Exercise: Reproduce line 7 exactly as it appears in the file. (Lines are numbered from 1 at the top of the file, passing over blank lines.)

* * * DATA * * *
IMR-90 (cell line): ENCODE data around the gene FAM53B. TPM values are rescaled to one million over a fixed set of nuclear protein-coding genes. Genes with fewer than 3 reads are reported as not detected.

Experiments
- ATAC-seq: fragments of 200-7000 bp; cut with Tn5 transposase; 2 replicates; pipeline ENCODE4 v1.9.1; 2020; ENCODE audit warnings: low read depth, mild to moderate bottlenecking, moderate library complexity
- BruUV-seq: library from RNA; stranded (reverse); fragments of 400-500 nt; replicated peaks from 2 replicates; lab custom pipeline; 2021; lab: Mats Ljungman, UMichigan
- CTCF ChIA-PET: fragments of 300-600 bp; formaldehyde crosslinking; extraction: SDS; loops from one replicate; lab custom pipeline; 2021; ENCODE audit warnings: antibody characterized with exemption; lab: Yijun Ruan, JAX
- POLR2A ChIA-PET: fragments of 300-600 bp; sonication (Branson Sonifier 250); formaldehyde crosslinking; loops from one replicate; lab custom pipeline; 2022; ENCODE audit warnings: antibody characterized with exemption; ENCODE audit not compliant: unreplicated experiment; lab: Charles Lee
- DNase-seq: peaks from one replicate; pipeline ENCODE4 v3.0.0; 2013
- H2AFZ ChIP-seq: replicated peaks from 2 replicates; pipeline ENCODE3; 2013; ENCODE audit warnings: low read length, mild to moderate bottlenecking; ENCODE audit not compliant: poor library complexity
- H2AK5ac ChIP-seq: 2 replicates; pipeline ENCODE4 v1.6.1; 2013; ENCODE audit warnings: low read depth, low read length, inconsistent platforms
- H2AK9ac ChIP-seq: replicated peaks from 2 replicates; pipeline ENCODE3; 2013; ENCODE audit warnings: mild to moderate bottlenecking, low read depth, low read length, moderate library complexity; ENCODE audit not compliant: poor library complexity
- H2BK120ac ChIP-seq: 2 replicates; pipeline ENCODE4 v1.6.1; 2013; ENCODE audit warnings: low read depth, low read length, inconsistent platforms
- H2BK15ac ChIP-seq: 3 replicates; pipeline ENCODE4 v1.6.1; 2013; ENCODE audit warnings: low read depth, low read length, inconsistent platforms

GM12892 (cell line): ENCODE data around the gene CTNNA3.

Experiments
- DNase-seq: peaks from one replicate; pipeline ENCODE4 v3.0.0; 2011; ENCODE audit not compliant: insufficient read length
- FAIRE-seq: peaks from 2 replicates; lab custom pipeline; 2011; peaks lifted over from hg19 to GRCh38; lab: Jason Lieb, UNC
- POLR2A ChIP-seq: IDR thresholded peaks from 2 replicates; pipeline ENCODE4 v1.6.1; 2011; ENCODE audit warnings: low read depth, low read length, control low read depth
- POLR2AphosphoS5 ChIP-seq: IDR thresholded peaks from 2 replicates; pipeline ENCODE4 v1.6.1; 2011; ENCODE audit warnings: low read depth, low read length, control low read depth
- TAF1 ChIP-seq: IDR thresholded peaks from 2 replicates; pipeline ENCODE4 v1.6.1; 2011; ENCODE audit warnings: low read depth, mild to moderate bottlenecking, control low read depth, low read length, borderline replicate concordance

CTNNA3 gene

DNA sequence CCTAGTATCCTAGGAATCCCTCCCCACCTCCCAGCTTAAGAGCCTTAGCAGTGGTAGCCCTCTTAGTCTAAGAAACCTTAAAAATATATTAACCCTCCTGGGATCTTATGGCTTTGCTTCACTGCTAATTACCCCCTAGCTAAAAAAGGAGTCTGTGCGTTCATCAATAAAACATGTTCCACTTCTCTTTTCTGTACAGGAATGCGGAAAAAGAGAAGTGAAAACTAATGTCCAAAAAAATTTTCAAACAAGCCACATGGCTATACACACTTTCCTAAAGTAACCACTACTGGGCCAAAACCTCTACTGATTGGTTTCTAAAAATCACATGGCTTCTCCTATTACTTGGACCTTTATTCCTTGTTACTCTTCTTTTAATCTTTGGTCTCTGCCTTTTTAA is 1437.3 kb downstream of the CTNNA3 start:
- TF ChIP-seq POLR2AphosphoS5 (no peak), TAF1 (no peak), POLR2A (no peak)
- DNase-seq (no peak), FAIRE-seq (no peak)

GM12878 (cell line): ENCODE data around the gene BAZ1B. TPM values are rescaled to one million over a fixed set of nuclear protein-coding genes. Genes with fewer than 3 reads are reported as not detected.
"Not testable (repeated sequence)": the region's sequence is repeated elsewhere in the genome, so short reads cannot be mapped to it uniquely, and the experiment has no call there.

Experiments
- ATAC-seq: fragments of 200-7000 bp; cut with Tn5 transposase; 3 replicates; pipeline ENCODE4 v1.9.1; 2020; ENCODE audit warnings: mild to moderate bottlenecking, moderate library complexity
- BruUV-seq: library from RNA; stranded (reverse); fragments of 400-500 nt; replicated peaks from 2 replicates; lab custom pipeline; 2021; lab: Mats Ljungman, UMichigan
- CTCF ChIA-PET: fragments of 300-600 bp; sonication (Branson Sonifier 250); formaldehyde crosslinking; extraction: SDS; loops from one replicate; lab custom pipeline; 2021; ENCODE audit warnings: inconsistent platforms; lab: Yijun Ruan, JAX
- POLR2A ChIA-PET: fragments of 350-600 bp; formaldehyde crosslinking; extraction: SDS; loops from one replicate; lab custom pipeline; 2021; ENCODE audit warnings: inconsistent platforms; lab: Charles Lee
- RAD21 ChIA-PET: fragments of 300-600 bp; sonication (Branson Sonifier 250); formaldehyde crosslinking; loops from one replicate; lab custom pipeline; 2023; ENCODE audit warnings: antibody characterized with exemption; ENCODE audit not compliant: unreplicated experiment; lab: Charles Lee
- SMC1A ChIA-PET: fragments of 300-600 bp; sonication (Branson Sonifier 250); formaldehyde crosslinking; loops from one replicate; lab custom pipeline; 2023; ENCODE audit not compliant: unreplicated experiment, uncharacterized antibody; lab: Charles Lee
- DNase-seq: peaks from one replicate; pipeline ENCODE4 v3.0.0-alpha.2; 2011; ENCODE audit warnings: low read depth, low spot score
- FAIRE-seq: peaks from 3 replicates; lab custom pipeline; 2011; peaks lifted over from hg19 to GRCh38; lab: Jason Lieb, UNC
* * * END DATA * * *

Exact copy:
- DNase-seq: peaks from one replicate; pipeline ENCODE4 v3.0.0; 2013